Blind, groping in the dark, trailing behind a donkey, moving slowly by feeling your way along a dark mountain you cannot see, attached only by a rope you cannot see that may give at any moment, hoping to find a way back out-is there any more appropriate metaphor to describe Gorge Bush and Dick Cheney and Donald Rumsfeld and Condi Rice and our American soldiers and all of us who pay attention and read the papers all the way through and still care about Iraq? Haven't we been groping for a way back out for years now, really ever since the summer of 2003 when people we have come to call "insurgents" (as if this name means or really names anything or anyone) began attacking us with ferocity?

We are stuck in Iraq and have been stuck for years, trying to find the way back out, stuck wondering if that is the right thing to do, to just find the way back out and take it. Why don't we just leave? Why are we forever here in the darkness wondering what to do while our soldiers continue to get killed?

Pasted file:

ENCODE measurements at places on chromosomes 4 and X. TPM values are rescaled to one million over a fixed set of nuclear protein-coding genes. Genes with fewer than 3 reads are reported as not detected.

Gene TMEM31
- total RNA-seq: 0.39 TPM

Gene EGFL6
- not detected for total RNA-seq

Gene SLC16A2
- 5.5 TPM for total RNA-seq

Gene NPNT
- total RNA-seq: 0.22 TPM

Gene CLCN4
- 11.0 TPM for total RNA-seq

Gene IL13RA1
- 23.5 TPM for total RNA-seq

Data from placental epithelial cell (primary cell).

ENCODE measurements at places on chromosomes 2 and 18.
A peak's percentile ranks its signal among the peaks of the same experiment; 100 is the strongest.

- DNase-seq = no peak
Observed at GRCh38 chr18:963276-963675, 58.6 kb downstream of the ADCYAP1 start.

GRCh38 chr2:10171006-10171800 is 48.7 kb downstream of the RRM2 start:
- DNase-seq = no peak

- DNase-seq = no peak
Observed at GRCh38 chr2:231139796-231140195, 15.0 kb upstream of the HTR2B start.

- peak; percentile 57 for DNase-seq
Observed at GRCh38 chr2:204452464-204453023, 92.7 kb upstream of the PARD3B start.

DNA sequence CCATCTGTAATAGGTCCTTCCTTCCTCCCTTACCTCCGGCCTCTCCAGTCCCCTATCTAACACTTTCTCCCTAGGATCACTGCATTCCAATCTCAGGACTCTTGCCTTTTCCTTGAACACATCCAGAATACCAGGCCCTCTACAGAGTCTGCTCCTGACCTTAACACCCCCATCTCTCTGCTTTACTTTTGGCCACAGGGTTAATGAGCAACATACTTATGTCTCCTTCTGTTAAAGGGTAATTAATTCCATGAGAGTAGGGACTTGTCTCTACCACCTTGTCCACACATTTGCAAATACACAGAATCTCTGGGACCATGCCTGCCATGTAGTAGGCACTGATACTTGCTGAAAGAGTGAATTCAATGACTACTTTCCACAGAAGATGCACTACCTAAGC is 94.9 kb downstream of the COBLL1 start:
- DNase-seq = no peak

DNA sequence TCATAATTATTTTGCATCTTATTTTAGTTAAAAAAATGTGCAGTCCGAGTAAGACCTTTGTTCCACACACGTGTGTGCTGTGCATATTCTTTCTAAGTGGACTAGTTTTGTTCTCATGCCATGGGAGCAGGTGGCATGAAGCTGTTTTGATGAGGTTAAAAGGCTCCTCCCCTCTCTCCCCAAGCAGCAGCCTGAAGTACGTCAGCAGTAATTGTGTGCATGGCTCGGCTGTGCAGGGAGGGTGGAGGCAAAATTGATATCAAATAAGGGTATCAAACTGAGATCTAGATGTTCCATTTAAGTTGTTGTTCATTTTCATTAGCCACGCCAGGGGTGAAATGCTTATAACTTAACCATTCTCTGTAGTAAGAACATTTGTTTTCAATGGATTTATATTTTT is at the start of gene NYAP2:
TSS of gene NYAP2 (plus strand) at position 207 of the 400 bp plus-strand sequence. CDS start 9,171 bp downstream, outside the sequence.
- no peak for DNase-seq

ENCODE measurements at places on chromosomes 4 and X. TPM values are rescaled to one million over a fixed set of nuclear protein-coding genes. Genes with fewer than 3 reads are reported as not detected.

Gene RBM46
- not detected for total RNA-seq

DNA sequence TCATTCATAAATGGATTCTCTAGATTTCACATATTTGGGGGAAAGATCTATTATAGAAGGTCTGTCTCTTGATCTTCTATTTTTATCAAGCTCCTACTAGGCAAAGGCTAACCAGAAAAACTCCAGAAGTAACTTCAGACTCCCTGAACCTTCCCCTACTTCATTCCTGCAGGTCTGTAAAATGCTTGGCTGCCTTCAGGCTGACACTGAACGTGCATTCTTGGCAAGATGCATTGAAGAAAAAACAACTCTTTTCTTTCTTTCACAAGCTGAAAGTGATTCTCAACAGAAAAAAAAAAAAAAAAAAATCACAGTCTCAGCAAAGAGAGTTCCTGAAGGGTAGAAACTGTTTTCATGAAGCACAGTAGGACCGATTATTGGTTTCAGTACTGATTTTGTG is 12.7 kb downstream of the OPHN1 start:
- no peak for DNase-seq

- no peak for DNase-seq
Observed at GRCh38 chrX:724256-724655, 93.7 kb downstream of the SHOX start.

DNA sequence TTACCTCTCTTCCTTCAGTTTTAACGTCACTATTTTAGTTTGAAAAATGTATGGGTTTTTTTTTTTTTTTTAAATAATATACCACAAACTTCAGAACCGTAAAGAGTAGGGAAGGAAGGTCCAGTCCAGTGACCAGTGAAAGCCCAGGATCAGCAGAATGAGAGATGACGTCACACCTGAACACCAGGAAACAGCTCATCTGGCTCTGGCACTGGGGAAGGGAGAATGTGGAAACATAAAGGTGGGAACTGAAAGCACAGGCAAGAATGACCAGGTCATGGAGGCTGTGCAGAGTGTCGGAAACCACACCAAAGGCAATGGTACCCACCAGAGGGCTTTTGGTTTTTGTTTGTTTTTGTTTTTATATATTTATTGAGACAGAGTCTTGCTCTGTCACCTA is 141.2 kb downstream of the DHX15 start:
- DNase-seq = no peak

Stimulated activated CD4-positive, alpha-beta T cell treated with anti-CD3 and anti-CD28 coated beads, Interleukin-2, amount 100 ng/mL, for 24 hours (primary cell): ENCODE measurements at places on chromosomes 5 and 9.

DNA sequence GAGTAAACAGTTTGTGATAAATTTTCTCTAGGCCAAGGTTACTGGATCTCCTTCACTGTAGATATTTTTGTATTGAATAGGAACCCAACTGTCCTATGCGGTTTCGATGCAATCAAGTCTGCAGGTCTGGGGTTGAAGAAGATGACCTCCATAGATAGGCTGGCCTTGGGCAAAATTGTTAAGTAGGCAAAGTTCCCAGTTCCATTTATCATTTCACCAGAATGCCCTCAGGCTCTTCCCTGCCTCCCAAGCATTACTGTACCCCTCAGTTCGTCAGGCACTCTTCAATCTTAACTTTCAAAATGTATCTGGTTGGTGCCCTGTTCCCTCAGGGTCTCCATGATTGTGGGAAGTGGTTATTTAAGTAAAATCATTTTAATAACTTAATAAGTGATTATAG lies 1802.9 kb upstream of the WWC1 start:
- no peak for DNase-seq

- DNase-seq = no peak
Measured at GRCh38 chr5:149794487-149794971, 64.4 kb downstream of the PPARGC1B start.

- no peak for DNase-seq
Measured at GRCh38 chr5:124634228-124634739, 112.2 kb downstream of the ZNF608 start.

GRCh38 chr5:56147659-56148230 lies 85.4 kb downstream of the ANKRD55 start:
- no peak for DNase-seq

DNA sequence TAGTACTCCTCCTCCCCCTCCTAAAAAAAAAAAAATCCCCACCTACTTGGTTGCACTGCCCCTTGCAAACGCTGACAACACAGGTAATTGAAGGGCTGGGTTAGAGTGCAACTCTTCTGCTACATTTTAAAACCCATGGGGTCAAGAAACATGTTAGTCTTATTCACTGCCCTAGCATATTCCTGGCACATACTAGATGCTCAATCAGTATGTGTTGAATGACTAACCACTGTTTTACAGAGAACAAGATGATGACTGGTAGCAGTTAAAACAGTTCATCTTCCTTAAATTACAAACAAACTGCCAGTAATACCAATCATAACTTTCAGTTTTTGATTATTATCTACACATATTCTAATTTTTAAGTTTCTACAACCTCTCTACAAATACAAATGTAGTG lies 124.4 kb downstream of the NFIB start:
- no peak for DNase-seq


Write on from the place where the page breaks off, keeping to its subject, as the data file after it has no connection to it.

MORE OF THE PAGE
I know there are other reasons to not leave Iraq. I know George W. and Cheney and the other architects of the war are loath to admit that this was a mistake and to give up. I know that they and others, such as Senator McCain, will tell us that if we leave Iraq it will become a base for Al Quaeda and will be a major setback in the war on terror. I know they and many others would say we really cannot abandon a country that has the second most oil reserves in the entire world. Despite all that, I still say that what keeps many us stuck in Iraq and clinging in the darkness to that mountain and tied to the rope and to the donkey is that other Talmud lesson, about damages due to fire.